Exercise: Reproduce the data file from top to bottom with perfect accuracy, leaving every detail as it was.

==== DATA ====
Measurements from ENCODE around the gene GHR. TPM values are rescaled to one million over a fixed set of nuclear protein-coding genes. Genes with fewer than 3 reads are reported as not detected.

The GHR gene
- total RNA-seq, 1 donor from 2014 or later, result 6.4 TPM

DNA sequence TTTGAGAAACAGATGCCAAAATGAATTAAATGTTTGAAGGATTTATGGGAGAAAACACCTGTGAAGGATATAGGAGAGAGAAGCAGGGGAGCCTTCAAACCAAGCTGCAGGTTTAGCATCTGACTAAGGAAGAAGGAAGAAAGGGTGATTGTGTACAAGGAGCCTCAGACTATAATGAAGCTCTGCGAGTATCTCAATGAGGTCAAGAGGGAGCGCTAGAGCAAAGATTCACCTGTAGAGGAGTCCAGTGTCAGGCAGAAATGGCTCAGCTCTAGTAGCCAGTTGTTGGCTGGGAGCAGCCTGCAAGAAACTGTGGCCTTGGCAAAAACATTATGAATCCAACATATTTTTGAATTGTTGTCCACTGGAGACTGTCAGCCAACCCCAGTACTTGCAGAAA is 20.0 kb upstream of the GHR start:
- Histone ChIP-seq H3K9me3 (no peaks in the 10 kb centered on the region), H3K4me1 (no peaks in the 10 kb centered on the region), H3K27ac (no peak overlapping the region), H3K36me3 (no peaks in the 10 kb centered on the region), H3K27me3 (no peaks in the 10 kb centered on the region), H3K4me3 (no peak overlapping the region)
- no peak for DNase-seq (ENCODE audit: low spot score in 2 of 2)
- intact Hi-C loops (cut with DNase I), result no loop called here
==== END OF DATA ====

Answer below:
Measurements from ENCODE around the gene GHR. TPM values are rescaled to one million over a fixed set of nuclear protein-coding genes. Genes with fewer than 3 reads are reported as not detected.

The GHR gene
- total RNA-seq, 1 donor from 2014 or later, result 6.4 TPM

DNA sequence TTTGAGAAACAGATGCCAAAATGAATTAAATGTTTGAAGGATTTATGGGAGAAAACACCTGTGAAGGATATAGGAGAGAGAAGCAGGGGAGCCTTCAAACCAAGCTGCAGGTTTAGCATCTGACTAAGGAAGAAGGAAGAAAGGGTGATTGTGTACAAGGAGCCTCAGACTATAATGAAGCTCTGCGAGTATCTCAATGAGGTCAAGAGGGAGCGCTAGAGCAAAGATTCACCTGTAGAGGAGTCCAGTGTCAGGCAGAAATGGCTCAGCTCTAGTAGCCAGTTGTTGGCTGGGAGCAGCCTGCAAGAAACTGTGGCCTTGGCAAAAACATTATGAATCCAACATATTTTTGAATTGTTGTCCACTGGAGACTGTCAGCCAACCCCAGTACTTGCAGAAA is 20.0 kb upstream of the GHR start:
- Histone ChIP-seq H3K9me3 (no peaks in the 10 kb centered on the region), H3K4me1 (no peaks in the 10 kb centered on the region), H3K27ac (no peak overlapping the region), H3K36me3 (no peaks in the 10 kb centered on the region), H3K27me3 (no peaks in the 10 kb centered on the region), H3K4me3 (no peak overlapping the region)
- no peak for DNase-seq (ENCODE audit: low spot score in 2 of 2)
- intact Hi-C loops (cut with DNase I), result no loop called here